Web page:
Gator Bowl loss looks a lot like previous Michigan games, Mississippi State overcomes flu and more
Melanie Maxwell | AnnArbor.com
JACKSONVILLE, Fla. -- The Gator Bowl followed a maize-and-blueprint that has been laid out for much of this Michigan football season.
Quarterback Denard Robinson racked up impressive offensive statistics, drives stalled because of turnovers and kicking problems, and Mississippi State became the latest Wolverines opponent to march up and down the field at will.
Robinson gained more than 300 total yards for the ninth time this season. And the Bulldogs became the ninth Michigan opponent to gain more than 400 yards in a 52-14 thumping at EverBank Field on Saturday.
“As a head coach, you've got to be understanding of all the phases and had we been a little bit better certainly at times defensively, there's no question we would have won more games,” Michigan coach Rich Rodriguez said. “I mean, I'm stating the obvious there.”
The Michigan defense entered the game ranked somewhere around 100 in each of the NCAA’s three major defensive categories. Mississippi State skewed the Wolverines further down those lists, exceeding Michigan’s average for points, rushing yards and passing yards allowed.
Robinson started hot, completing his first seven passes - including two touchdowns - and rushing for 51 yards as Michigan took a 14-10 lead.
After that, the Bulldogs bottled up Robinson’s running lanes and - despite Robinson completing 27 of 41 passes for 254 yards - the Wolverines didn’t score again.
“The offense kind of slowed down, and we didn't have our tempo going. That's what happened basically,” Robinson said. “We didn't finish. We didn't finish. We started off, we didn't finish.”
Mississippi State coach Dan Mullen said slowing Robinson down was a team effort.
“I don't think we let Denard get too loose,” Mullen said. “He did a good job throwing the football. But 11 carries for 59 yards, that's doing a pretty good job containing him.”
“I think our (line)backers and everybody did a great job of supporting and containing the end and getting everybody to run to the football. I think you saw at times today with explosive players, they might make the first guy miss, but if we had 11 guys streaming to the football every play, good things will happen to us.”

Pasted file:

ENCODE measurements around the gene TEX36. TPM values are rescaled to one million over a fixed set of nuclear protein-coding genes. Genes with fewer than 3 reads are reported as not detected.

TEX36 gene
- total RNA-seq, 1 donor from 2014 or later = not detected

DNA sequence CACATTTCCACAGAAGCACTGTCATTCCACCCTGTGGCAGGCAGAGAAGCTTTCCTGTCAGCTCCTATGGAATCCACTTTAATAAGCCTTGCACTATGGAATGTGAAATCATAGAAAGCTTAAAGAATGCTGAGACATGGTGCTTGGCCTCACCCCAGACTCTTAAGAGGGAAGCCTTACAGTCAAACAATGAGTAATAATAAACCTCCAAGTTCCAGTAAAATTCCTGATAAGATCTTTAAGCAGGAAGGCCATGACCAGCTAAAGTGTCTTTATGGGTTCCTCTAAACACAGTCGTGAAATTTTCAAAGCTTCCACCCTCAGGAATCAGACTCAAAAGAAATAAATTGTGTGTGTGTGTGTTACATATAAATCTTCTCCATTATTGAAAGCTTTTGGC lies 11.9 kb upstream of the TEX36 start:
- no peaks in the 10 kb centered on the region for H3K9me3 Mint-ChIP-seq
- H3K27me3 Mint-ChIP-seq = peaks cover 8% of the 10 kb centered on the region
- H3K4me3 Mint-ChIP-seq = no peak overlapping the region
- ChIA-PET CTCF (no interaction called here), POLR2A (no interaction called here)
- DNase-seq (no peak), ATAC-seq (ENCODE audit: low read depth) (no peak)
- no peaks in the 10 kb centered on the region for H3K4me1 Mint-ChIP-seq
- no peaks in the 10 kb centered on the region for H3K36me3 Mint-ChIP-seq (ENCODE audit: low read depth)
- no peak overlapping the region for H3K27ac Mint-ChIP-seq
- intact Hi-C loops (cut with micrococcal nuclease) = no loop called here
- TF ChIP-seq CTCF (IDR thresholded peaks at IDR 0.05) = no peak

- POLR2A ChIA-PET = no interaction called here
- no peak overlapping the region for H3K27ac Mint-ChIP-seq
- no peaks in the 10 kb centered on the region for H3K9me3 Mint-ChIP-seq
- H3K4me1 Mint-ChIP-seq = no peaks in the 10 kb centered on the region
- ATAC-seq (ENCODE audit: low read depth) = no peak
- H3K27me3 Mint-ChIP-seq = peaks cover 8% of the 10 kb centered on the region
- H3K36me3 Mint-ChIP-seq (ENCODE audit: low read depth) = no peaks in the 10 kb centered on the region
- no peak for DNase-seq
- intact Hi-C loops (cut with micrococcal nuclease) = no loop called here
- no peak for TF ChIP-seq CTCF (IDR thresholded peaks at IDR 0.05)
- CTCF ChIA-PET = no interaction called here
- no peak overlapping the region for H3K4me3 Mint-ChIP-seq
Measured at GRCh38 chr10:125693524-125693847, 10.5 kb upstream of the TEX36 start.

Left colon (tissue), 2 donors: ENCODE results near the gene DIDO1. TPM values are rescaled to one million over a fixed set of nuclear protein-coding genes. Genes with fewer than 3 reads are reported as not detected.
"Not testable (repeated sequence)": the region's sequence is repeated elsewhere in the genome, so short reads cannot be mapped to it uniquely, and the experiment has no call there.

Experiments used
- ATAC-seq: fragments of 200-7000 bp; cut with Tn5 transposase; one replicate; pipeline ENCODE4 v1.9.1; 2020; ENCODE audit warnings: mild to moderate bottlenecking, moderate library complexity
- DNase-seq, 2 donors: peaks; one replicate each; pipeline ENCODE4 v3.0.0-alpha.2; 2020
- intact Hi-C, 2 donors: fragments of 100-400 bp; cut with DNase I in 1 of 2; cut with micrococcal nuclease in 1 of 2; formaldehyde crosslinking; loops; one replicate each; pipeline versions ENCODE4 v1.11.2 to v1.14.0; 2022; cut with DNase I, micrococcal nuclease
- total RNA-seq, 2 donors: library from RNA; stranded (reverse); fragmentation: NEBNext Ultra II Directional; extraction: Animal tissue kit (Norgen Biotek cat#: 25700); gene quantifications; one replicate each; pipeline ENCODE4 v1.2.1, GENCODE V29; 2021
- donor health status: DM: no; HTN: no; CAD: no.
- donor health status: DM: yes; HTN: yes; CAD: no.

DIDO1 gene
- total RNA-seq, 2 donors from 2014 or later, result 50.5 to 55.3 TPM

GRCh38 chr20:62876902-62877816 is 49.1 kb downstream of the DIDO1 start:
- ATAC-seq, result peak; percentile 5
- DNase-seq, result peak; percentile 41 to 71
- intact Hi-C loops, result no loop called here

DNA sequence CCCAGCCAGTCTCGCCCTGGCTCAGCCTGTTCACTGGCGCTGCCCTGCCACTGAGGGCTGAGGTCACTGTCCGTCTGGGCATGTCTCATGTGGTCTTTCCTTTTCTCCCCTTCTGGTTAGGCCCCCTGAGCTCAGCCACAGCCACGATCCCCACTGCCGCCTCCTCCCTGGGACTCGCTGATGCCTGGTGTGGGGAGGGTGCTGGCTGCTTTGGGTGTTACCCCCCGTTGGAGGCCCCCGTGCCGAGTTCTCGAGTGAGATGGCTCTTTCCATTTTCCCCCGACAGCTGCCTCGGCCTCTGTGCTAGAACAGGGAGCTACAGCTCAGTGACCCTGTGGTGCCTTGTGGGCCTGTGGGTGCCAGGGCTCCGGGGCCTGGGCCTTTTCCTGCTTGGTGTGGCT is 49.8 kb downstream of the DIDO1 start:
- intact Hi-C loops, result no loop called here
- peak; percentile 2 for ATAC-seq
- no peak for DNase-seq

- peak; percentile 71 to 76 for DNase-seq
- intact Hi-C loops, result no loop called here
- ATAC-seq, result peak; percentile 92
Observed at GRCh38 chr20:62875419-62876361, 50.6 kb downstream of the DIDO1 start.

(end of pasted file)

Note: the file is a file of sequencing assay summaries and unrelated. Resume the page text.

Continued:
While Mississippi State’s defense changed the game by intercepting a pass, forcing a fumble, stopping five fourth-down attempts and limiting the Wolverines to 189 yards over the final three quarters, Rodriguez said the porous Michigan defense may have altered the Michigan offense, too.
“It changes a little bit on how you attack. Sometimes you don't go as fast because you want to get your defense some rest so they can kind of recover,” he said. “So certainly when you can't stop them, it changes your mindset somewhat.”
Battling the flu
Six Mississippi State players, including All-American offensive lineman Derek Sherrod, were given intravenous fluids Friday night after flu-like symptoms spread through the Bulldog roster.
“We made a point (of hydrating players) at pregame and halftime,” Mullen said. “I had them go around, especially to the guys that had been sick and hadn't eaten in two days. Our training staff did a great job of getting those guys ready today.”
One for the ages
Michigan’s bowl record isn’t stellar -- the Wolverines are now 19-21 all-time -- but Saturday’s 38-point loss was easily the program’s worst postseason performance.
Michigan lost 45-17 to Tennessee in the 2002 Citrus Bowl. Just three of the Wolverines’ other 19 bowl losses were by 10 points or more. Only one other (a 34-14 loss to Washington in the Rose Bowl) was by 20 points.
Michigan linebacker Craig Roh: “I was very disappointed. We disappointed the whole fan base, the tradition of Michigan. I promise you this will not happen again.”
Michigan defensive tackle Greg Banks: “The coaches did everything they could to prepare us for the game, but I guess we didn’t take our level of preparation seriously. You can tell from individual mistakes out there in the sense of missed tackles, over-pursuing the ball and not being technically sound.”
Mississippi State defensive coordinator Manny Diaz: “Michigan outplayed us on the perimeter the first quarter. But we knew if we continued making them a throwing football team that eventually it would tilt our way. And I thought our secondary kids maybe played the three best quarters that they've played all season from the first quarter on.”
This and that
Fitzgerald Toussaint started the game in a two-back set, the first start of his career. The redshirt freshman carried twice for five yards. The 24 points scored in the first quarter (Michigan led, 14-10) is a Gator Bowl record. The previous record was 22, set in 2005 by Florida State and a Rodriguez-coached West Virginia team. Chris Relf’s 81-yard screen pass to LaDarius Perkins in the third quarter was Mississippi State’s longest play of the season and its 52 points are the most the Bulldogs have scored Michigan is 1-2 in the Gator Bowl. The Wolverines beat Mississippi in 1991 and lost to North Carolina in 1979.